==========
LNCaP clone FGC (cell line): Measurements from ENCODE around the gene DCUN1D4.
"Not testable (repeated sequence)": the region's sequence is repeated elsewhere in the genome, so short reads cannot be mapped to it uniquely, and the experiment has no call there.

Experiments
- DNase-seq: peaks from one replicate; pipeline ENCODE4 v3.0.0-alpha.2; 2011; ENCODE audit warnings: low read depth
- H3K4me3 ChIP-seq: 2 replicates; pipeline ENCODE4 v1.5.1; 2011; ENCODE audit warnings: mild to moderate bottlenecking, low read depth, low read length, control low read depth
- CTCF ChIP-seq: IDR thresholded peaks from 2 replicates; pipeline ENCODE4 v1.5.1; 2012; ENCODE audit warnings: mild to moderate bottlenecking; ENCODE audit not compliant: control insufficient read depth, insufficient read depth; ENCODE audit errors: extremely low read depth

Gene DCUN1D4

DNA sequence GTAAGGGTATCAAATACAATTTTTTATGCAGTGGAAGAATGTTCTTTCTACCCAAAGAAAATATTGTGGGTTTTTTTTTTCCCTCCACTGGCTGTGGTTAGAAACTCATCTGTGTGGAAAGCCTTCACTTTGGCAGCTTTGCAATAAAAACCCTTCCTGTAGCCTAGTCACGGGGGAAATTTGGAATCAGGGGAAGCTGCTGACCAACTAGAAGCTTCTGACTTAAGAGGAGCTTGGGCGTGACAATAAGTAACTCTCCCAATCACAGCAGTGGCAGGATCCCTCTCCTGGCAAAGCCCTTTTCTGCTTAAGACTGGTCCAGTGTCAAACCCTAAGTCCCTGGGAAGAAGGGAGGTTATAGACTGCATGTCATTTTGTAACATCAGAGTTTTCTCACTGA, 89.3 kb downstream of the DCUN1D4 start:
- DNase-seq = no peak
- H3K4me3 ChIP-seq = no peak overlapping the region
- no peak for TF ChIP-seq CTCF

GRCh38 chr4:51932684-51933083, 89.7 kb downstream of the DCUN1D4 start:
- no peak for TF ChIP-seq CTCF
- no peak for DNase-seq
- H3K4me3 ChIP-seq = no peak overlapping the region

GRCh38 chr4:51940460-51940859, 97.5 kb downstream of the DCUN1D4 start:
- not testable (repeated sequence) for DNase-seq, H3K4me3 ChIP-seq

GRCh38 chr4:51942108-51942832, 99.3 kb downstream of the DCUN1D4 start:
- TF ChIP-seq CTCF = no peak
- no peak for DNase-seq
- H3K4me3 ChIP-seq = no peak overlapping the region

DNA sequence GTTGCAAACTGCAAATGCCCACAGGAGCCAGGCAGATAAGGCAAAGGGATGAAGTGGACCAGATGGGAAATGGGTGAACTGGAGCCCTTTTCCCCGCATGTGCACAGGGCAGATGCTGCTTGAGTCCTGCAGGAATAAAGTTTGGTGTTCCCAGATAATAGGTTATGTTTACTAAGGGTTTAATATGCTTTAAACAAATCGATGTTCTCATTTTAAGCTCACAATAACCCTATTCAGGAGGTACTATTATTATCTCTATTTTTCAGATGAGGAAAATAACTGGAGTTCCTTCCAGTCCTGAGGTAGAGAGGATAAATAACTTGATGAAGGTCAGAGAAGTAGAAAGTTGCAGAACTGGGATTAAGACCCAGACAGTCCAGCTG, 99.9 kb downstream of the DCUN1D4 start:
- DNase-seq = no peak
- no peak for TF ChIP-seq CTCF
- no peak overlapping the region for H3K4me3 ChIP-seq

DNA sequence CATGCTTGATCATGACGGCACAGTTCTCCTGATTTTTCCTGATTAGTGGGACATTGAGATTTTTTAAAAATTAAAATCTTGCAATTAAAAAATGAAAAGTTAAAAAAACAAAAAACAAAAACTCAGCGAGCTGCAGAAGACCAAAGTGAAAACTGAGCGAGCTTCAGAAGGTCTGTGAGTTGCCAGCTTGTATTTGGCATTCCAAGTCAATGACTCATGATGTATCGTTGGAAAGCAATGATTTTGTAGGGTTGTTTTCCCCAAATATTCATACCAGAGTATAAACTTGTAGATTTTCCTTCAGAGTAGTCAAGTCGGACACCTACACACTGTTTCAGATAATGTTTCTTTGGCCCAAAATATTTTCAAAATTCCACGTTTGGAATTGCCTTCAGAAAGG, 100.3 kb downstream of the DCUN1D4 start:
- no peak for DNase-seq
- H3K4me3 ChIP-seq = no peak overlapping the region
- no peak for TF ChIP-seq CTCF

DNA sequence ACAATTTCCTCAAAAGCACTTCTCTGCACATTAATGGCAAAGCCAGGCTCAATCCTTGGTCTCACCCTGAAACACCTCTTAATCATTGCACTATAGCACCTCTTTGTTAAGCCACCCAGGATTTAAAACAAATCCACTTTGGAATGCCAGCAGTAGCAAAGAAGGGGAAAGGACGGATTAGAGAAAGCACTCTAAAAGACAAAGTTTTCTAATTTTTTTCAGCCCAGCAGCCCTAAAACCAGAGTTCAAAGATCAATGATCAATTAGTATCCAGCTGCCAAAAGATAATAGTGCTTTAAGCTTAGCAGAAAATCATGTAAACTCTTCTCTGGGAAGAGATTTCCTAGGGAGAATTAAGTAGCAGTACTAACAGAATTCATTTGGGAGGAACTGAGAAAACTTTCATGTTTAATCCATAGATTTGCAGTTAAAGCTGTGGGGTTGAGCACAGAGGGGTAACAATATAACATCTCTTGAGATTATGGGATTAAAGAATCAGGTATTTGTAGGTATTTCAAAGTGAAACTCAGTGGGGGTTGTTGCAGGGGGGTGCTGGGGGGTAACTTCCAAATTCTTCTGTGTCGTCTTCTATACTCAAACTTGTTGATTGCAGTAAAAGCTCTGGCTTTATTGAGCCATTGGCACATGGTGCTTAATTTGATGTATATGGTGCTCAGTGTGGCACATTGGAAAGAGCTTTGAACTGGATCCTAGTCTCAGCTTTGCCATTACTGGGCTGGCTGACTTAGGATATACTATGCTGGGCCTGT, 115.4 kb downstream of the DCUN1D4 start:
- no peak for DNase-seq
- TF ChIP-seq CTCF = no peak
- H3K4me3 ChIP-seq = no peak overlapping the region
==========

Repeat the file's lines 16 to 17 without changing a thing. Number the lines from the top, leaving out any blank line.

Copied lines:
GRCh38 chr4:51940460-51940859, 97.5 kb downstream of the DCUN1D4 start:
- not testable (repeated sequence) for DNase-seq, H3K4me3 ChIP-seq